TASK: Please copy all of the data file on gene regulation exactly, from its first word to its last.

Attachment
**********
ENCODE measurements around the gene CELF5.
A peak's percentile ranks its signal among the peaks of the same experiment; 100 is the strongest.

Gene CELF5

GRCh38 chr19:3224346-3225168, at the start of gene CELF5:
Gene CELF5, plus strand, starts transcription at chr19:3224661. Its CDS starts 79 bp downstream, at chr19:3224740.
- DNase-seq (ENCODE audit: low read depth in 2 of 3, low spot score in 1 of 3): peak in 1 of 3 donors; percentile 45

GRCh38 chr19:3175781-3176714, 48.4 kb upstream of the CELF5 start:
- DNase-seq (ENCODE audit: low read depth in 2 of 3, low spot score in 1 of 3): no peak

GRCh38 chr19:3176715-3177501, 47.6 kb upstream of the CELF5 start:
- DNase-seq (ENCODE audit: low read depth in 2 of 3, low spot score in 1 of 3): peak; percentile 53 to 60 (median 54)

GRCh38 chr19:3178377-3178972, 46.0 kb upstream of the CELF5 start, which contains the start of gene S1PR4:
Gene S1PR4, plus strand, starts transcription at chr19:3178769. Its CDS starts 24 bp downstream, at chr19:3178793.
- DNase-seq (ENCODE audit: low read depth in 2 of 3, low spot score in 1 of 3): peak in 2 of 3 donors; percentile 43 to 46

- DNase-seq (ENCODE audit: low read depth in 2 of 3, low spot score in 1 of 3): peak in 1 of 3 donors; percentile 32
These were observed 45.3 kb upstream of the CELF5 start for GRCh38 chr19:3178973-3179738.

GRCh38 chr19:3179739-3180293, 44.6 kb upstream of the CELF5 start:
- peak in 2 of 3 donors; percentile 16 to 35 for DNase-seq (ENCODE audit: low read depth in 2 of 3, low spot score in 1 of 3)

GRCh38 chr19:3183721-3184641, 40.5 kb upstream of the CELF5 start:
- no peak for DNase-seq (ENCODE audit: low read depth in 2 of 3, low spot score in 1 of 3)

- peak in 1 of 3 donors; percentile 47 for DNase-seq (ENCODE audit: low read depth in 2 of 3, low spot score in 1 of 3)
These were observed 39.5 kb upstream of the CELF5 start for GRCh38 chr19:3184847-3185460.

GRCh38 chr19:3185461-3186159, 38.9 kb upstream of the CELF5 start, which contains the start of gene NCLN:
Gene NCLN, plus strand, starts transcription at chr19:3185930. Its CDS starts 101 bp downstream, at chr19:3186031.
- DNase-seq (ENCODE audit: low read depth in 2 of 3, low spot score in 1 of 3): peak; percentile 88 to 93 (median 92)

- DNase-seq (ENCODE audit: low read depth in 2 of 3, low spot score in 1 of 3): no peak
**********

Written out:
ENCODE measurements around the gene CELF5.
A peak's percentile ranks its signal among the peaks of the same experiment; 100 is the strongest.

Gene CELF5

GRCh38 chr19:3224346-3225168, at the start of gene CELF5:
Gene CELF5, plus strand, starts transcription at chr19:3224661. Its CDS starts 79 bp downstream, at chr19:3224740.
- DNase-seq (ENCODE audit: low read depth in 2 of 3, low spot score in 1 of 3): peak in 1 of 3 donors; percentile 45

GRCh38 chr19:3175781-3176714, 48.4 kb upstream of the CELF5 start:
- DNase-seq (ENCODE audit: low read depth in 2 of 3, low spot score in 1 of 3): no peak

GRCh38 chr19:3176715-3177501, 47.6 kb upstream of the CELF5 start:
- DNase-seq (ENCODE audit: low read depth in 2 of 3, low spot score in 1 of 3): peak; percentile 53 to 60 (median 54)

GRCh38 chr19:3178377-3178972, 46.0 kb upstream of the CELF5 start, which contains the start of gene S1PR4:
Gene S1PR4, plus strand, starts transcription at chr19:3178769. Its CDS starts 24 bp downstream, at chr19:3178793.
- DNase-seq (ENCODE audit: low read depth in 2 of 3, low spot score in 1 of 3): peak in 2 of 3 donors; percentile 43 to 46

- DNase-seq (ENCODE audit: low read depth in 2 of 3, low spot score in 1 of 3): peak in 1 of 3 donors; percentile 32
These were observed 45.3 kb upstream of the CELF5 start for GRCh38 chr19:3178973-3179738.

GRCh38 chr19:3179739-3180293, 44.6 kb upstream of the CELF5 start:
- peak in 2 of 3 donors; percentile 16 to 35 for DNase-seq (ENCODE audit: low read depth in 2 of 3, low spot score in 1 of 3)

GRCh38 chr19:3183721-3184641, 40.5 kb upstream of the CELF5 start:
- no peak for DNase-seq (ENCODE audit: low read depth in 2 of 3, low spot score in 1 of 3)

- peak in 1 of 3 donors; percentile 47 for DNase-seq (ENCODE audit: low read depth in 2 of 3, low spot score in 1 of 3)
These were observed 39.5 kb upstream of the CELF5 start for GRCh38 chr19:3184847-3185460.

GRCh38 chr19:3185461-3186159, 38.9 kb upstream of the CELF5 start, which contains the start of gene NCLN:
Gene NCLN, plus strand, starts transcription at chr19:3185930. Its CDS starts 101 bp downstream, at chr19:3186031.
- DNase-seq (ENCODE audit: low read depth in 2 of 3, low spot score in 1 of 3): peak; percentile 88 to 93 (median 92)

- DNase-seq (ENCODE audit: low read depth in 2 of 3, low spot score in 1 of 3): no peak